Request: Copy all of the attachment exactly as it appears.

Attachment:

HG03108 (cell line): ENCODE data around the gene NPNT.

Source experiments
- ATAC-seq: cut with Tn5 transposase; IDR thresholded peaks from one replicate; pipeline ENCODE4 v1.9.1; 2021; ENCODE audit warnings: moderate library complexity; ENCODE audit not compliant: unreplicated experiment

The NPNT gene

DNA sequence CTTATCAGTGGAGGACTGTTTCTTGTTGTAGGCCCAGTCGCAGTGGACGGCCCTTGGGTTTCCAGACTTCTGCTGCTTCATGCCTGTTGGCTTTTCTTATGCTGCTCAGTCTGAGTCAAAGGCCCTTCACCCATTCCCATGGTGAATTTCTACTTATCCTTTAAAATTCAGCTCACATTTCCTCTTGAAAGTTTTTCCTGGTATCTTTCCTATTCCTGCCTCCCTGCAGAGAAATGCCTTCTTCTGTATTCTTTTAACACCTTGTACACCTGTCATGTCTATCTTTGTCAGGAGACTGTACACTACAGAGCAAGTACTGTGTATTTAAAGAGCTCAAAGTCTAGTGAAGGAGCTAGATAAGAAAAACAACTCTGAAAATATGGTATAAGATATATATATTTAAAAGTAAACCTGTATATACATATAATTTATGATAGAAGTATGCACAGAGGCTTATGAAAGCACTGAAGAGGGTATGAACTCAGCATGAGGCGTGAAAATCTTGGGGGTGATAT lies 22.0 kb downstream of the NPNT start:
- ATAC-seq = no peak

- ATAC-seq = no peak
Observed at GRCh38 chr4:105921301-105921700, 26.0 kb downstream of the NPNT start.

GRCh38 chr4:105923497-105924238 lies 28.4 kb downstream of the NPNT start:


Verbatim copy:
HG03108 (cell line): ENCODE data around the gene NPNT.

Source experiments
- ATAC-seq: cut with Tn5 transposase; IDR thresholded peaks from one replicate; pipeline ENCODE4 v1.9.1; 2021; ENCODE audit warnings: moderate library complexity; ENCODE audit not compliant: unreplicated experiment

The NPNT gene

DNA sequence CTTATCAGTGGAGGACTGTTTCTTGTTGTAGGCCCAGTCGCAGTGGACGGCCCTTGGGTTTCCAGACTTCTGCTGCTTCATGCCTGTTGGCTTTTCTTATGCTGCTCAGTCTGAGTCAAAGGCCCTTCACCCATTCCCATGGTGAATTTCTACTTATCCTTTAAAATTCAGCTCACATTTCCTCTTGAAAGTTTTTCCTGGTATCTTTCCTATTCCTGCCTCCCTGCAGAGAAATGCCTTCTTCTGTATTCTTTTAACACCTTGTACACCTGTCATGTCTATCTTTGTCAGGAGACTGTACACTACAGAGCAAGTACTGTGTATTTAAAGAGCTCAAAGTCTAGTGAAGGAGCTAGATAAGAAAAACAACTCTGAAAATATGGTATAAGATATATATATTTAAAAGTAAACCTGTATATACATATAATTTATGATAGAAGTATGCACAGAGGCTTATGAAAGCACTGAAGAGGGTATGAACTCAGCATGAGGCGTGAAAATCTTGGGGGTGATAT lies 22.0 kb downstream of the NPNT start:
- ATAC-seq = no peak

- ATAC-seq = no peak
Observed at GRCh38 chr4:105921301-105921700, 26.0 kb downstream of the NPNT start.

GRCh38 chr4:105923497-105924238 lies 28.4 kb downstream of the NPNT start: